The National Institute for Health and Care Excellence (NICE) in the U.K. has issued a guidance for prostate cancer care that supports the use of SpaceOAR hydrogel as a protective barrier to reduce the risk of radiation damage to healthy tissues and other organs during radiation therapy.
NICE’s Interventional Procedure Guidance (IPG) now allows U.K. radiation oncologists and urologists to offer patients the option of using a hydrogel spacer like SpaceOAR to reduce the risk of radiotherapy-related side effects, including incontinence, loss of sexual function, and rectal dysfunction.
SpaceOAR hydrogel was developed by Augmenix to position the rectum wall away from the prostate during radiotherapy. By creating this temporary space, the hydrogel reduces the amount of radiation that reaches the rectum, minimizing its potentially damaging effects.
SpaceOAR hydrogel is injected in its liquid form into the space between the prostate and the rectum. It turns into a soft, solid form that pushes the prostate and the rectum apart. The spacer is stable for three months, after which it returns to liquid form and is absorbed by the body.
“We now have extensive clinical data showing that SpaceOAR hydrogel helps to significantly reduce the risk of rectal and urinary toxicities and loss of sexual function associated with radiation therapy for men with prostate cancer,” John Pedersen, president and CEO of Augmenix, said in a press release. “We are very pleased that the NICE review and IPG designation were based on data from clinical experience in hundreds of men who have been treated with SpaceOAR hydrogel around the world, and that radiation oncologists and urologists in the UK will be able to offer this proven-effective option to their patients.”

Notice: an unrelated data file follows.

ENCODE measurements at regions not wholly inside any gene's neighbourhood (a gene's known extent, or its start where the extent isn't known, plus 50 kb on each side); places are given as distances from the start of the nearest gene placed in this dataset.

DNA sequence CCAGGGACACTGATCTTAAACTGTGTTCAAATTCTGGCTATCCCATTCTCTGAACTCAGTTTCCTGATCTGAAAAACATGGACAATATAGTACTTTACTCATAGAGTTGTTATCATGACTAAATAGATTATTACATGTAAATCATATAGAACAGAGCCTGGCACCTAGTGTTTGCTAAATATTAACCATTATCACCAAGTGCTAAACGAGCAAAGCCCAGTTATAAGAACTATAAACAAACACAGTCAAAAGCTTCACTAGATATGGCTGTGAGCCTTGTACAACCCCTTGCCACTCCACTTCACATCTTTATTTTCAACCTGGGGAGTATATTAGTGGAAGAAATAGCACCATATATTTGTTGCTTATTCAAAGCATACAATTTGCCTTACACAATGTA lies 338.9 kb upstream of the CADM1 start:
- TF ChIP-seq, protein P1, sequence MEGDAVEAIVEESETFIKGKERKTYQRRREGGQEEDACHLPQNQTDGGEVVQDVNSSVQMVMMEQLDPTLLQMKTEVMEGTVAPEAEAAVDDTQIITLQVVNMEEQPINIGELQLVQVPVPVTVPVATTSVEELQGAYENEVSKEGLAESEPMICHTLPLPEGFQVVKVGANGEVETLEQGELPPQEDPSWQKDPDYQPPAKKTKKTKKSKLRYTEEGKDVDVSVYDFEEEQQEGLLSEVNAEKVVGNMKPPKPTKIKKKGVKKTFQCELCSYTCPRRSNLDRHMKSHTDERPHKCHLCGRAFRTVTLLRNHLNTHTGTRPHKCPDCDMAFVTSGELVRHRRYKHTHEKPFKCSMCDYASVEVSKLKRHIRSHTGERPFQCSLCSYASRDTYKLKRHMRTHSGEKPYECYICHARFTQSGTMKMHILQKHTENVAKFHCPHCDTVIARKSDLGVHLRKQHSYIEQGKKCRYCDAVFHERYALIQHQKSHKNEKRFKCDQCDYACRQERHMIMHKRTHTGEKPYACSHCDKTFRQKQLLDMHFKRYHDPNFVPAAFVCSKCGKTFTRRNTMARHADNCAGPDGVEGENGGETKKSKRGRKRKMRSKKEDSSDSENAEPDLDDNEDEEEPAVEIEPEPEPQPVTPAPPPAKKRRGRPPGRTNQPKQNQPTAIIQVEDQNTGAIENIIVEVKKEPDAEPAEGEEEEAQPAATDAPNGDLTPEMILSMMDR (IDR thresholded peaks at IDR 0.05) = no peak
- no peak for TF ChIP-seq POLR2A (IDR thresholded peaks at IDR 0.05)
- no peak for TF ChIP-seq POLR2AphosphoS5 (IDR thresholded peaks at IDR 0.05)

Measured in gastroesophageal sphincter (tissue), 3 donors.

NICE’s decision was in part supported by long-term clinical data from a pivotal Phase 3 randomized trial (NCT01538628) testing SpaceOAR hydrogel. The trial was conducted in 20 centers across the United States and included 222 adult patients with invasive adenocarcinoma of the prostate who underwent image-guided, intensity-modulated radiation therapy (IG-IMRT).
After three years of follow-up, patients who used SpaceOAR had decreased rectal toxicity and fewer declines in both urinary and bowel quality of life compared with the control group.
“Radiation therapy has been proven to be a highly effective treatment option for many men with prostate cancer, but in many cases patients are concerned about potential side effects related to rectal toxicity, incontinence or sexual function,” said professor Heather Payne, a consultant in clinical oncology at University College Hospital in London. “The IPG designation provides important further validation of the benefits of a hydrogel barrier in reducing the risk of side effects, helping patients to proceed to treatment with greater comfort and confidence.”